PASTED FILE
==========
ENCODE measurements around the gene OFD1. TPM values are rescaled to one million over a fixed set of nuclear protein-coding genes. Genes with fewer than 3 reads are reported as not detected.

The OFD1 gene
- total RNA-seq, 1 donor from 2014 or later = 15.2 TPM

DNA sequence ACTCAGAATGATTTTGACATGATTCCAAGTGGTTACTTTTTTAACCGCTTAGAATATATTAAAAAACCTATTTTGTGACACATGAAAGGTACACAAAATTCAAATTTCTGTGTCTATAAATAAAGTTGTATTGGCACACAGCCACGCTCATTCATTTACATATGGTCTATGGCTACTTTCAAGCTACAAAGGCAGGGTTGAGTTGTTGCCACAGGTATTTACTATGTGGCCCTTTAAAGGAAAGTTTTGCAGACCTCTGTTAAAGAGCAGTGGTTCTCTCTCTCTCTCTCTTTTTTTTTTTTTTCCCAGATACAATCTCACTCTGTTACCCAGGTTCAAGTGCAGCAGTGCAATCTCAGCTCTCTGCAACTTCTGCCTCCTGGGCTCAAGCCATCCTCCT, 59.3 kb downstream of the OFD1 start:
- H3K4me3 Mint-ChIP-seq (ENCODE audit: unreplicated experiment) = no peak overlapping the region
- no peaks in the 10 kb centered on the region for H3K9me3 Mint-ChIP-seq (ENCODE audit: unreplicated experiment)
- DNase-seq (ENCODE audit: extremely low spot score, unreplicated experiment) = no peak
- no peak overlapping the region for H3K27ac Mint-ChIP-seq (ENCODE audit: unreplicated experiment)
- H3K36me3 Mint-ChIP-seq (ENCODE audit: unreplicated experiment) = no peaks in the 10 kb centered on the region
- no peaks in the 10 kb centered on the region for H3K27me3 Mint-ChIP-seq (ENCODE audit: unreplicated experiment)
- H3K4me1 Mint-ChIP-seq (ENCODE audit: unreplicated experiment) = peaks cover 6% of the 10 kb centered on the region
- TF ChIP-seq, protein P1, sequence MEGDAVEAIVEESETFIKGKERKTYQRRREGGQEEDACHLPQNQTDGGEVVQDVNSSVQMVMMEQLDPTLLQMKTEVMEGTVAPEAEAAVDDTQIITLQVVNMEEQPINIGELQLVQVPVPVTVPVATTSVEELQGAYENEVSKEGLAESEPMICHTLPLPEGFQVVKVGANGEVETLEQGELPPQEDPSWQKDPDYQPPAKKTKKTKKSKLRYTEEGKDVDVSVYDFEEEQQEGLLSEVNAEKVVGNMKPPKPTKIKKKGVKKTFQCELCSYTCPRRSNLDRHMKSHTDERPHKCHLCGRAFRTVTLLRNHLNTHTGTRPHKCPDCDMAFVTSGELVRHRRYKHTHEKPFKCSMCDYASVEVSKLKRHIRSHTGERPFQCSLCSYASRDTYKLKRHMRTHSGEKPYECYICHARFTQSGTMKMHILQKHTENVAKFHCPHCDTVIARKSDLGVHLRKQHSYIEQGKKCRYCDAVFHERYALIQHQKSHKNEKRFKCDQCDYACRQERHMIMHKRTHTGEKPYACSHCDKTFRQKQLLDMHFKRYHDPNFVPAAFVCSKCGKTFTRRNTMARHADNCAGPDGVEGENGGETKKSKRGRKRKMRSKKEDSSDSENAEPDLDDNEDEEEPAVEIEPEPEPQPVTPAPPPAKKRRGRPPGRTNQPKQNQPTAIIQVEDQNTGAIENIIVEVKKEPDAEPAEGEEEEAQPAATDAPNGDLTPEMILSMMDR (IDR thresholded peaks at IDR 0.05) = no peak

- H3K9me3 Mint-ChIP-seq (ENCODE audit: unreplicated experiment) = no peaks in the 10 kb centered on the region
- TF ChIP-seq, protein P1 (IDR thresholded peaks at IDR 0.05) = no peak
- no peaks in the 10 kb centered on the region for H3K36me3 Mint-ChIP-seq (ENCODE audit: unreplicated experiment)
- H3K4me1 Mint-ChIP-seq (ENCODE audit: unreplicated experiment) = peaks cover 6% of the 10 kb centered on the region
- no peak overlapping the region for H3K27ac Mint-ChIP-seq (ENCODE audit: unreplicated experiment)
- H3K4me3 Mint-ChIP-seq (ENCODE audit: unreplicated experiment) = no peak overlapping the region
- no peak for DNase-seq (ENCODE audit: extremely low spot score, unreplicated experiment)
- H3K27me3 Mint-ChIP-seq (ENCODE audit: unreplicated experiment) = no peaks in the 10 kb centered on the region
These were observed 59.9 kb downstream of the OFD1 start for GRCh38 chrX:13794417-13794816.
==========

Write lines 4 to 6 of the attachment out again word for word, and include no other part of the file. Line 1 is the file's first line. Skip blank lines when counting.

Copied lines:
DNA sequence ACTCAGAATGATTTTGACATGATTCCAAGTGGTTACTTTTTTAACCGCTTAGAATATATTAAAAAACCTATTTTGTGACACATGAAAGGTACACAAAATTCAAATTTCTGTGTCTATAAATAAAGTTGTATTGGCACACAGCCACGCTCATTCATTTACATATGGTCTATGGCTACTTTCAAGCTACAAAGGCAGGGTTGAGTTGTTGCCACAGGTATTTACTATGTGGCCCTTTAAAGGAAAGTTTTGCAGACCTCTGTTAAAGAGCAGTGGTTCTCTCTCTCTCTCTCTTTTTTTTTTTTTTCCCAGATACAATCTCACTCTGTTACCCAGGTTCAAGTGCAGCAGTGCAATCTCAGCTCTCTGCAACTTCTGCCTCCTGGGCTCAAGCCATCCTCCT, 59.3 kb downstream of the OFD1 start:
- H3K4me3 Mint-ChIP-seq (ENCODE audit: unreplicated experiment) = no peak overlapping the region
- no peaks in the 10 kb centered on the region for H3K9me3 Mint-ChIP-seq (ENCODE audit: unreplicated experiment)